If you are trying to get your child on Social Security Supplemental Security Income (SSI), you already know you the basic disability evidence a children’s disability case absolutely must have.
However, if you think that will be enough to win your child his or her disability benefits, you may be looking at a Social Security denial in a few months.
Fortunately, you can supplement the core disability evidence with these 5 commonly overlooked types of children’s disability evidence:
- Disciplinary reports.
- Office notes.
- Write ups.
- Teachers notes.
- Detention or suspension notices and letter.
And here are some of the behavior problems you want to highlight in these records:
- Talking out of turn
- Not following instructions
- Not sitting down
- Being disruptive
- Throwing things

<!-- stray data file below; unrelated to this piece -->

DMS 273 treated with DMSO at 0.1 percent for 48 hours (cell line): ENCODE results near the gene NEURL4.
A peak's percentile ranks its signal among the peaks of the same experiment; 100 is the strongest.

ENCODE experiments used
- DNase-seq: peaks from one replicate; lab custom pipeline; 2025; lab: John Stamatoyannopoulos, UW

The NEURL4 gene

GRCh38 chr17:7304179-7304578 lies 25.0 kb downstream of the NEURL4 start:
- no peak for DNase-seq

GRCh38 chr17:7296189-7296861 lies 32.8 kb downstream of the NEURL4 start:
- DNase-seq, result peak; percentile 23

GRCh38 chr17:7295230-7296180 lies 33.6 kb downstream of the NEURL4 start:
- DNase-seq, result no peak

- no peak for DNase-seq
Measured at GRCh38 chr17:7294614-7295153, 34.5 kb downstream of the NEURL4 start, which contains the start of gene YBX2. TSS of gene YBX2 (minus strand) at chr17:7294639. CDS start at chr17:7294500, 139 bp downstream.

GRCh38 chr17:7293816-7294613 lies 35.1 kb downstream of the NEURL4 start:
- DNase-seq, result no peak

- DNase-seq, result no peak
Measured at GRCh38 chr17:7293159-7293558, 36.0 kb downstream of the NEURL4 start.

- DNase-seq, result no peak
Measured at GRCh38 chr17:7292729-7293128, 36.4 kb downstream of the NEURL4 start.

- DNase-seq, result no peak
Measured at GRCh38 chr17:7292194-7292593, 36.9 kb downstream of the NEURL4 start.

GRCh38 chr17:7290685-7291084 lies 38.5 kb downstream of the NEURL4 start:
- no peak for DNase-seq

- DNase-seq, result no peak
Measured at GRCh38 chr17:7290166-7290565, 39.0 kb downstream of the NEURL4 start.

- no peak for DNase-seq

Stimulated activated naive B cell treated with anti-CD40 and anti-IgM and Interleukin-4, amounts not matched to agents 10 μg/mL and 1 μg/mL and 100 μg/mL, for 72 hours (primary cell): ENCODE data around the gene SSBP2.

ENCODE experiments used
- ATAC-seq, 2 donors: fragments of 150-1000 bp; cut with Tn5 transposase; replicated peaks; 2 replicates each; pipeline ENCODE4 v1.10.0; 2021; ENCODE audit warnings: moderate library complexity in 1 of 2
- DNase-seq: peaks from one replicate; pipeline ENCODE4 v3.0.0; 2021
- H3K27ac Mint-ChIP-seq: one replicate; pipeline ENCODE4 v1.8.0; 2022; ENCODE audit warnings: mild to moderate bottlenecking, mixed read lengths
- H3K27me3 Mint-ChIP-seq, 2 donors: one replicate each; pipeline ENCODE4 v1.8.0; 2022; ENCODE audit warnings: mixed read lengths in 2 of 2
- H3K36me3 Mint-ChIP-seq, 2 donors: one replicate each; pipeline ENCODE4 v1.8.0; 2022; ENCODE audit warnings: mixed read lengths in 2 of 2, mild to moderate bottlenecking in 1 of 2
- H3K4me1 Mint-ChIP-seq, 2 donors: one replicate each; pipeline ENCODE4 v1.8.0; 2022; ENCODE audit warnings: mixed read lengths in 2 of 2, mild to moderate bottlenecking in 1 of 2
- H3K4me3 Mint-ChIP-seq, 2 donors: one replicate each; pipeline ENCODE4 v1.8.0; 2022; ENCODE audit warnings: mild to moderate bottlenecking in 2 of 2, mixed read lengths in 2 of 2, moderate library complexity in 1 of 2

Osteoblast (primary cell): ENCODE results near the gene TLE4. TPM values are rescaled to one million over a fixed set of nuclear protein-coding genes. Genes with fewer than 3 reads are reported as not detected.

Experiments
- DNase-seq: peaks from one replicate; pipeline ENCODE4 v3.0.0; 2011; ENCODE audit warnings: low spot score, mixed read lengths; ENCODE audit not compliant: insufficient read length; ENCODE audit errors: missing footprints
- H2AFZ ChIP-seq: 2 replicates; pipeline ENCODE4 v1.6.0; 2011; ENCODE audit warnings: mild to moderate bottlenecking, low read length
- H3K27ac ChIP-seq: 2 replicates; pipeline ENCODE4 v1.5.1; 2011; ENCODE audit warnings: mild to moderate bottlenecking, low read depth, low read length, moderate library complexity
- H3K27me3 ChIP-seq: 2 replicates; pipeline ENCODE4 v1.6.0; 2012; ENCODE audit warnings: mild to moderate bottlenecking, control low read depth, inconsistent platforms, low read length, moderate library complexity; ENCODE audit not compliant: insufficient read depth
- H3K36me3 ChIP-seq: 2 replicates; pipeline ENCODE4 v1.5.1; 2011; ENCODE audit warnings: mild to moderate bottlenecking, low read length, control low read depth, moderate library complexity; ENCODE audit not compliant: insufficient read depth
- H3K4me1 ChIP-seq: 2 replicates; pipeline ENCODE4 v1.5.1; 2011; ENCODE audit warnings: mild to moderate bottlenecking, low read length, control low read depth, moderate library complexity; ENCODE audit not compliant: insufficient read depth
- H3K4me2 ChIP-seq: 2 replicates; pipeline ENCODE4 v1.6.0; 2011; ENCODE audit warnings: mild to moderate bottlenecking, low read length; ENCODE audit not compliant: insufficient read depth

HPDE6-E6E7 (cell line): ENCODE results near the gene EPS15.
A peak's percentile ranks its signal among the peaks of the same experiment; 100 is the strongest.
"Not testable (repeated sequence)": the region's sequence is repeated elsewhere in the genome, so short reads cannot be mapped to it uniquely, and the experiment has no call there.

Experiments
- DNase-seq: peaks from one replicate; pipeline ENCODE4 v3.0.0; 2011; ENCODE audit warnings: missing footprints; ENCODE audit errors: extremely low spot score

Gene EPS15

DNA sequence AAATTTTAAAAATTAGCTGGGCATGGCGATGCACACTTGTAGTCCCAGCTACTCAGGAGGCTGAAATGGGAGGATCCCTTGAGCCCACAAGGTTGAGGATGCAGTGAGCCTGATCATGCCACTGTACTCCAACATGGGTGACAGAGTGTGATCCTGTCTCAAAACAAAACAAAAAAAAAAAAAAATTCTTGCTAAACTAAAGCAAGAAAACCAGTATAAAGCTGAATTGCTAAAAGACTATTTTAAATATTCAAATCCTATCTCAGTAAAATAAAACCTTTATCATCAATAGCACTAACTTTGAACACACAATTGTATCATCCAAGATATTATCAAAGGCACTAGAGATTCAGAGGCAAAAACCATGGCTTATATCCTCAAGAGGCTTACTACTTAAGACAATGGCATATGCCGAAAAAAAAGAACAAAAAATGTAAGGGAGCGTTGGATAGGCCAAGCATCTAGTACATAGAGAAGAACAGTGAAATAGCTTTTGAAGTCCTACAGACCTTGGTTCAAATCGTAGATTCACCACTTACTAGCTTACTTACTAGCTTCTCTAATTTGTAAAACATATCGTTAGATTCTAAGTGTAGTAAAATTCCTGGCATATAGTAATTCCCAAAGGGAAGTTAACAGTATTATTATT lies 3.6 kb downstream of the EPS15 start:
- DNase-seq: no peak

These documents are an important source of independent evidence about the child’s problems at school.
“Independent evidence” is key. Social Security looks for corroboration of the problems the family will tell them about. Reports from teachers, counselors, administrators, coaches, can be extremely valuable in proving the type and severity of the child’s problems.
Unfortunately, based on my experience in Colorado, a lot of schools do not keep these write-ups in the student’s permanent file.
So, if you do not hold on to these documents, they may not be available when you are trying to prove your child’s disability claim.